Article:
People with the autosomal dominant variant of Alport syndrome can also experience severe symptoms, and may be more prevalent than previously thought, researchers reported.
The study, “Study of the True Clinical Progression of Autosomal Dominant Alport Syndrome in a European Population,” was published in the online journal Kidney and Blood Pressure Research.
Alport syndrome is a genetic inherited disease characterized by kidney disease, hearing loss, and eye abnormalities. The autosomal dominant Alport syndrome represents 5% of all cases of Alport syndrome. But what does this mean, autosomal dominant?
An inherited genetic disorder (meaning it is passed through generations) has several mechanisms of transmission. One of them is via an autosomal dominant pattern, which means that if you inherit the abnormal gene from only one parent, you can get the disease (hence the term dominant).
Patients with autosomal dominant Alport syndrome present differences in the clinical symptoms when compared to other forms of the disease (recessive inheritance pattern and the X chromosome-linked pattern). Contrary to these, autosomal dominant Alport syndrome is recognized as less severe.
This means that clinical evolution is less aggressive, the renal symptoms (hematuria and proteinuria) appear at later stages of life, and the disease progresses slowly toward chronic kidney failure which, in very few cases, reaches end-stage chronic kidney failure. Furthermore, hearing loss in these cases is also mild, appearing only in adulthood.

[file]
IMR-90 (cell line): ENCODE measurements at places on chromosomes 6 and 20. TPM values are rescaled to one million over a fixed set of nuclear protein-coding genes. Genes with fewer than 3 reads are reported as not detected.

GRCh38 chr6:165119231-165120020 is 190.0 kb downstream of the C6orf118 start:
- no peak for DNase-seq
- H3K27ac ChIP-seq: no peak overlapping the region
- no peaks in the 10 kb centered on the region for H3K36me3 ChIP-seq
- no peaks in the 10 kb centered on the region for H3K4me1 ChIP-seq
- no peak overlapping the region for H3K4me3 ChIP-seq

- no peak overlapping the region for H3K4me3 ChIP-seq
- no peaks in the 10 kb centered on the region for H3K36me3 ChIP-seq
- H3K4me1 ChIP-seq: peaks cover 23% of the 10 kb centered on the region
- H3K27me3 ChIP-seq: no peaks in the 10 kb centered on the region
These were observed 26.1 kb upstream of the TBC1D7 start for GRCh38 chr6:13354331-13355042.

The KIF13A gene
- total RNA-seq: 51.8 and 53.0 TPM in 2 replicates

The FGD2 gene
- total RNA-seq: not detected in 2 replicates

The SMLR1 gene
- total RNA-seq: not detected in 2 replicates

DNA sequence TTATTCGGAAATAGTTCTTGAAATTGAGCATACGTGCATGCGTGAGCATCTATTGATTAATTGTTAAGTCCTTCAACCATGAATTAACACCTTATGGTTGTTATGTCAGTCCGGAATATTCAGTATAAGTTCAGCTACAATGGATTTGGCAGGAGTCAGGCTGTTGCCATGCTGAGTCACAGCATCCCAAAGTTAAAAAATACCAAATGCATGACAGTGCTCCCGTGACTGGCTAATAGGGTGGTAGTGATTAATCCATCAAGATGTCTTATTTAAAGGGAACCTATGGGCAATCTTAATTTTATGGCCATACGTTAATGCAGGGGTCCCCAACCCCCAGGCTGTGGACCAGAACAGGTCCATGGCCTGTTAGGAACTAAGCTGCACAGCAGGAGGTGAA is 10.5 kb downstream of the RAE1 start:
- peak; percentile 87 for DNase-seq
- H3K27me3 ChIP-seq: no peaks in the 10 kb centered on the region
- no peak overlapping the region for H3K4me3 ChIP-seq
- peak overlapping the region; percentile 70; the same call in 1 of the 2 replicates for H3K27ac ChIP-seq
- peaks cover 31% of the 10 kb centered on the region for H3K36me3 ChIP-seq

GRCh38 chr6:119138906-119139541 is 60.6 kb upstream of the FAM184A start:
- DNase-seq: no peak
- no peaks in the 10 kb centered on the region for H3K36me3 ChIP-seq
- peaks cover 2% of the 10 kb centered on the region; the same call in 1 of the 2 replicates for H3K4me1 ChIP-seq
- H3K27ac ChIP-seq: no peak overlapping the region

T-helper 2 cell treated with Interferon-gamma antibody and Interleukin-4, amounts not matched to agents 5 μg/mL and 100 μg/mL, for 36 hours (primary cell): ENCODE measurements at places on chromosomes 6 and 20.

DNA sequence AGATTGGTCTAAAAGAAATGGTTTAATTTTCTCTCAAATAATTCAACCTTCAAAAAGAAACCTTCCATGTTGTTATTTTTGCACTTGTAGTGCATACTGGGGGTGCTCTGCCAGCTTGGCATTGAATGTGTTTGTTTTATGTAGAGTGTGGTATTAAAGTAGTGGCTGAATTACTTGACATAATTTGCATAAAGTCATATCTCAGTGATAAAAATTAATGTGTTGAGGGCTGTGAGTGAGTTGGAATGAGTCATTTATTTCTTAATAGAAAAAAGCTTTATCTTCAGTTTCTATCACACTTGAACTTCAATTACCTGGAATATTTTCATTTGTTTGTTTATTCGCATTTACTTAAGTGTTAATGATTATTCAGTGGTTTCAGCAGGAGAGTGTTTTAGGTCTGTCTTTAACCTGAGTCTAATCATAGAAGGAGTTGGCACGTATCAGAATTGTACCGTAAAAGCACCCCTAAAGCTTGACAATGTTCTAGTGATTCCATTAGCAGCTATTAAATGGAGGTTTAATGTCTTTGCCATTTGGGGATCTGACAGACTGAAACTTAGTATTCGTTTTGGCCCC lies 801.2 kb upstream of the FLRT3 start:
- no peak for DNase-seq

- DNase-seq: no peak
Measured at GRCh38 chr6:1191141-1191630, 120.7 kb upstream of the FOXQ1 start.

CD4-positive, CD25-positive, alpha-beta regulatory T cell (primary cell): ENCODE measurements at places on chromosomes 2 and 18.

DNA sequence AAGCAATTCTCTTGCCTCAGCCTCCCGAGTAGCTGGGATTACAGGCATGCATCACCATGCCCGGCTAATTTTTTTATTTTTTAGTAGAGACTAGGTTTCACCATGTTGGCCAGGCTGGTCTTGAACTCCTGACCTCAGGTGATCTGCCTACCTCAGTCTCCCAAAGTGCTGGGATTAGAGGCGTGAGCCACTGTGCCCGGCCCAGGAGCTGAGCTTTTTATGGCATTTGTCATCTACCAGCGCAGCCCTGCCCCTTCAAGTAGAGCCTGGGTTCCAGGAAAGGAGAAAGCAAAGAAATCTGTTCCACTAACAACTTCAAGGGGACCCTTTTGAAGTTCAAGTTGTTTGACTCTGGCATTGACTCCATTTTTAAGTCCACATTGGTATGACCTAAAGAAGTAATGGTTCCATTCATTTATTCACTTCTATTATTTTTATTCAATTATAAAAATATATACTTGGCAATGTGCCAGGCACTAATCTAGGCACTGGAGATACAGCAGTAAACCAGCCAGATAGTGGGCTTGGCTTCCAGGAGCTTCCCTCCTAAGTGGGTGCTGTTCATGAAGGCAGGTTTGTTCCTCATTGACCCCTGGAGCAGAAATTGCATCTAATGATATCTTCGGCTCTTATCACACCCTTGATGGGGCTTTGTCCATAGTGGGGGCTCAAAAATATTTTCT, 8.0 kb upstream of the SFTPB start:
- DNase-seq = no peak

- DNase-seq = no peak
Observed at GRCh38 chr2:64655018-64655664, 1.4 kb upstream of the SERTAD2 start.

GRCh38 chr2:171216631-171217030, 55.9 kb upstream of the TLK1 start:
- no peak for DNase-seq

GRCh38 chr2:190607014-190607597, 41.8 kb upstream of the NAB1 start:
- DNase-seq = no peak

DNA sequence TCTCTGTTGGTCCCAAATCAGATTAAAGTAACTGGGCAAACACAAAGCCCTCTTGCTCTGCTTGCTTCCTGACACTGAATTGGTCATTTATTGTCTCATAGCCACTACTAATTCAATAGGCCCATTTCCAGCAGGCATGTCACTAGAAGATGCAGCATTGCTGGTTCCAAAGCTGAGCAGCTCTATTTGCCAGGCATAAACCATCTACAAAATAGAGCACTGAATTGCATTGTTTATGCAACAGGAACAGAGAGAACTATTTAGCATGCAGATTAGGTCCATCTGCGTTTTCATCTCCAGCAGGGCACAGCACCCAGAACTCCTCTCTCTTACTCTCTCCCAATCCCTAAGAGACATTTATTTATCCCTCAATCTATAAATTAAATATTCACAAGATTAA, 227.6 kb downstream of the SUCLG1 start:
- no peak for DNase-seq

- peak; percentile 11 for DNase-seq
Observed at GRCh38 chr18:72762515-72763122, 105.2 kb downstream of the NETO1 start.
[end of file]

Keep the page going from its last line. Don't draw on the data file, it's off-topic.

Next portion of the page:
Researchers performed a descriptive observational and retrospective clinical study with 19 patients from five families with a clinical diagnosis of autosomal dominant Alport Syndrome. They analyzed the expression of the symptoms in the different families, and compared the results with what was previously published.
In the tested group of patients, they detected that renal symptoms appeared at a young age, with a progression toward end-stage chronic kidney disease at a median age of 31. Hearing loss also appeared at early ages (median age of 28.5). Additionally, they observed ocular lenticonus-like injuries, which have been only described in other inheritance patterns.
These results show that, at least in this cohort of patients, the dominant autosomal pattern is accompanied with severe symptoms, similar to those as detected in the other two forms of the disease (recessive inheritance pattern and the X chromosome-linked pattern).
These findings also suggest that Alport syndrome symptoms are variable, which may lead to many unnoticed cases. Moreover, the severest cases may actually occur in dominant autosomal pattern but are erroneously diagnosed as recessive, meaning that the real prevalence of dominant forms is probably higher than the current estimated 5%.